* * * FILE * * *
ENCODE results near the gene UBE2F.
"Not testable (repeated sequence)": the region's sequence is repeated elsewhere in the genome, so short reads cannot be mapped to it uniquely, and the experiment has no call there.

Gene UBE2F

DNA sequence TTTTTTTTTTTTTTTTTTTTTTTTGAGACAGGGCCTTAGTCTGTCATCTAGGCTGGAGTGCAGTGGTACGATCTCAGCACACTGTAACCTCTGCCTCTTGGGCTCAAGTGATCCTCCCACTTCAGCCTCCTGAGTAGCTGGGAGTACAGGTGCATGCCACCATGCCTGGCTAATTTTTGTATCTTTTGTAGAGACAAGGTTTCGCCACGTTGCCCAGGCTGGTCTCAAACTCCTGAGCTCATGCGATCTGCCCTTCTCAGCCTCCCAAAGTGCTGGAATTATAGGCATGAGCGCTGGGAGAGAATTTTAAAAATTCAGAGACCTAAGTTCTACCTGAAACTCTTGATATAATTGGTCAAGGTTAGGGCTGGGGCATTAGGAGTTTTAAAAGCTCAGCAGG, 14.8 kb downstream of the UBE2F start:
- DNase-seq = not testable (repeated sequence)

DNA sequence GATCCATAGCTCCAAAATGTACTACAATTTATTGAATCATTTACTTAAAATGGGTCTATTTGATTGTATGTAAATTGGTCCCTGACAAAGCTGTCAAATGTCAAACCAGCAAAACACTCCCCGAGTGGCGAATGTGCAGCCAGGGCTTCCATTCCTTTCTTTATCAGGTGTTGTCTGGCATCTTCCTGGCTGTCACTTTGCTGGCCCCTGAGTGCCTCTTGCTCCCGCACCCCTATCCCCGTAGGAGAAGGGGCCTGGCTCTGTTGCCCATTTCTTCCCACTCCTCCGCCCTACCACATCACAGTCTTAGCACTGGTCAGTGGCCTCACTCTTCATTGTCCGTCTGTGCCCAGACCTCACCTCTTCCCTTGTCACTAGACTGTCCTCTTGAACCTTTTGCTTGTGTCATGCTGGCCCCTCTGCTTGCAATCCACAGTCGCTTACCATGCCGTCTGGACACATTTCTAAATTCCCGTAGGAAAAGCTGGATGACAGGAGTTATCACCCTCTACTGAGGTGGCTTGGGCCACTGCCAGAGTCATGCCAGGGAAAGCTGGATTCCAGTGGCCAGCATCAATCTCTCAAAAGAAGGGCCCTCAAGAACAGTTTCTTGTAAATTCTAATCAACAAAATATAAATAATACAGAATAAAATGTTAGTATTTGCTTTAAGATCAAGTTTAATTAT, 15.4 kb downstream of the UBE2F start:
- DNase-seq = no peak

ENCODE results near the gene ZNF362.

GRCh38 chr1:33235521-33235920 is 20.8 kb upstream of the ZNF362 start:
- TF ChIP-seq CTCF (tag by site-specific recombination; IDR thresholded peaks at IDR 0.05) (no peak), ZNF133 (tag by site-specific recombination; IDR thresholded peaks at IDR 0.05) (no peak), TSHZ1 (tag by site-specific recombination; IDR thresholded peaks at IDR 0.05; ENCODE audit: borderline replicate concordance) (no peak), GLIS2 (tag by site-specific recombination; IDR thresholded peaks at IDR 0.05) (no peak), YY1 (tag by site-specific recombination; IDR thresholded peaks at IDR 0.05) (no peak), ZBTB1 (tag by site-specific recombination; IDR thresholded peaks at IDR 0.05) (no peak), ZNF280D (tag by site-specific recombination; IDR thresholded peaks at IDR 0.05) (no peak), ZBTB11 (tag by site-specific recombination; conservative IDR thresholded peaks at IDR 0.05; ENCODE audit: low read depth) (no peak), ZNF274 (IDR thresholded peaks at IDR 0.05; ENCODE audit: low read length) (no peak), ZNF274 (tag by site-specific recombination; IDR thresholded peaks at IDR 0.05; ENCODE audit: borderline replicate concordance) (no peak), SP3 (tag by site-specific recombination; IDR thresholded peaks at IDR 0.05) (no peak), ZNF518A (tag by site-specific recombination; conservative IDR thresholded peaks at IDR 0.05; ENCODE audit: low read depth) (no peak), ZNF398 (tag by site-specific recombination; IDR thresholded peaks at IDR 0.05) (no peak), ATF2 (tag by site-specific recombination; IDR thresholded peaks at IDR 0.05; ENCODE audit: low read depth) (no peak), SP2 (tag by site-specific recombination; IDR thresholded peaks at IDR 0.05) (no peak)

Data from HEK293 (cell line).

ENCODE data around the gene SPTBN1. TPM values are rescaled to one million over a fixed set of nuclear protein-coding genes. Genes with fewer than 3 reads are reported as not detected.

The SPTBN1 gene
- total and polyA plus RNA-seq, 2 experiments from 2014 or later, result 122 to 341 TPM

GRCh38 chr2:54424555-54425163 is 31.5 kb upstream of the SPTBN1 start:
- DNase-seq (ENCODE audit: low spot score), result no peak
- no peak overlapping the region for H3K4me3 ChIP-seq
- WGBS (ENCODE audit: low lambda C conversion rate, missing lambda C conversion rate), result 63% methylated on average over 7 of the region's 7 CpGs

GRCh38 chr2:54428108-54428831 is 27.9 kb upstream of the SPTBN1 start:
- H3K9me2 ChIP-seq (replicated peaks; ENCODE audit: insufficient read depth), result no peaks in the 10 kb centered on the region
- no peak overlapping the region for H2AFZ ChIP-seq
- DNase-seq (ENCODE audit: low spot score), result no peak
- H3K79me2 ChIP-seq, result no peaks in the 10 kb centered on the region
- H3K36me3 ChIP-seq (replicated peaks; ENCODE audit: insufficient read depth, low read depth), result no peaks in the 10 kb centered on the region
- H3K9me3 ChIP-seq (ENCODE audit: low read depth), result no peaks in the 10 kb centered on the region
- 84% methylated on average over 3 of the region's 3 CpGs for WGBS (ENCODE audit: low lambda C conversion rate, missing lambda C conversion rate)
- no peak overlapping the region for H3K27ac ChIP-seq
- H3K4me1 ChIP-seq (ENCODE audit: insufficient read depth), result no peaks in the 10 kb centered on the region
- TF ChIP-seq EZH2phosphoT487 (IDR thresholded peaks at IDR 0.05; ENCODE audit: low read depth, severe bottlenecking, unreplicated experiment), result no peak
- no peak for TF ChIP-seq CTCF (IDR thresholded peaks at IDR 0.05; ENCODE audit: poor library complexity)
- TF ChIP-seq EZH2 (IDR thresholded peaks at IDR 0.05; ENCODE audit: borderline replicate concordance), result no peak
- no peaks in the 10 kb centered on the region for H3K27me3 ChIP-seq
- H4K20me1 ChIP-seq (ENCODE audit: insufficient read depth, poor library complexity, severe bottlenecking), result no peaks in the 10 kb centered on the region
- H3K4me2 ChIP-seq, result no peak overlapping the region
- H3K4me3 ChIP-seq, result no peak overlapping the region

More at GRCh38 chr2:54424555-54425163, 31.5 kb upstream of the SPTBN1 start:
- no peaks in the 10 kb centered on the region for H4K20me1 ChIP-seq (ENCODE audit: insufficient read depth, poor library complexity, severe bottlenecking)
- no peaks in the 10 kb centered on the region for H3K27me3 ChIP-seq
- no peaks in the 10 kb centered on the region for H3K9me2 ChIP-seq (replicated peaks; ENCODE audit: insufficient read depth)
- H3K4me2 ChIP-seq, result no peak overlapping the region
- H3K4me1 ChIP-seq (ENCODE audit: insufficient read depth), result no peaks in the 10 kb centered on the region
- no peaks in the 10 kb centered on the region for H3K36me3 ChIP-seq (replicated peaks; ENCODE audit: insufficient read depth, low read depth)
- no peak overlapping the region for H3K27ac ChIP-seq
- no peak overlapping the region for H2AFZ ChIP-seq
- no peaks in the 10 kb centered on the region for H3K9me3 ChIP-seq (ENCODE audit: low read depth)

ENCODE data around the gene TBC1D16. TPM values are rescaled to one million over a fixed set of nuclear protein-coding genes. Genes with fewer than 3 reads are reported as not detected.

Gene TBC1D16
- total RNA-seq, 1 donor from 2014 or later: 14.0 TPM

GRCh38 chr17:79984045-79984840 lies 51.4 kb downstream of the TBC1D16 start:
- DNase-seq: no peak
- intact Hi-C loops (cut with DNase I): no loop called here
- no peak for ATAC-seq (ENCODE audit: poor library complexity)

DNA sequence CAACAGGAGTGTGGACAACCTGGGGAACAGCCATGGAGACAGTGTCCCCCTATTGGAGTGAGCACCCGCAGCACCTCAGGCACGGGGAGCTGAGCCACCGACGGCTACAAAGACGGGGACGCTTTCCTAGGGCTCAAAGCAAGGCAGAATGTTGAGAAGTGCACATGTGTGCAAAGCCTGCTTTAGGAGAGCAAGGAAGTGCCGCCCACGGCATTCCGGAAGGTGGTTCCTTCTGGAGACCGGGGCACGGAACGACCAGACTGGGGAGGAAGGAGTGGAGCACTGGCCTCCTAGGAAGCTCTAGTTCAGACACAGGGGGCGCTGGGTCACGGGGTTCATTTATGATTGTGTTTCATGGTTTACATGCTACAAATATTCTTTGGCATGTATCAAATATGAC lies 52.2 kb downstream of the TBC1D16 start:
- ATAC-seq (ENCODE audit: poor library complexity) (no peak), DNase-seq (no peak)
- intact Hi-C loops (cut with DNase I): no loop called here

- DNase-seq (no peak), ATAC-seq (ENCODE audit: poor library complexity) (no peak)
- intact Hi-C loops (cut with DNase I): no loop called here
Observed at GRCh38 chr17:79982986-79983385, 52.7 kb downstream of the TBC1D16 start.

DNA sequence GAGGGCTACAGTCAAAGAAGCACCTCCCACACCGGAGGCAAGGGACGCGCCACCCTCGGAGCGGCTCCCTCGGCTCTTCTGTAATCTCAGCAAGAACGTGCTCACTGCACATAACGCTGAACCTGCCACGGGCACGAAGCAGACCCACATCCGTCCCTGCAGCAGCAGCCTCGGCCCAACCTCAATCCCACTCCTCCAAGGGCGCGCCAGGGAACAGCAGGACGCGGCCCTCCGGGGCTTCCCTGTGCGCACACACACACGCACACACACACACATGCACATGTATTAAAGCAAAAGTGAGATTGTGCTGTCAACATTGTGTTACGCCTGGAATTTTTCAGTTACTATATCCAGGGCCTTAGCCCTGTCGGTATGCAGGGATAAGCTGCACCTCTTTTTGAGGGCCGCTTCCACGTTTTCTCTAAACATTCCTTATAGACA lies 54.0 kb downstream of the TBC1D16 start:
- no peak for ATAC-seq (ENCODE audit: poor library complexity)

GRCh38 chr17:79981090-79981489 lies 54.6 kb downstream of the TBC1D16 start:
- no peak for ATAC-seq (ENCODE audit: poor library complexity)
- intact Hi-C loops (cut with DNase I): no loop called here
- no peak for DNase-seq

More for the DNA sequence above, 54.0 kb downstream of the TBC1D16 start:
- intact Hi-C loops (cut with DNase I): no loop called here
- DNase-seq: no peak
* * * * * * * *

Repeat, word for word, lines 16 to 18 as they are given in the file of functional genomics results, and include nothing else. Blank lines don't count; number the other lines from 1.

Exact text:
- DNase-seq (ENCODE audit: low spot score), result no peak
- no peak overlapping the region for H3K4me3 ChIP-seq
- WGBS (ENCODE audit: low lambda C conversion rate, missing lambda C conversion rate), result 63% methylated on average over 7 of the region's 7 CpGs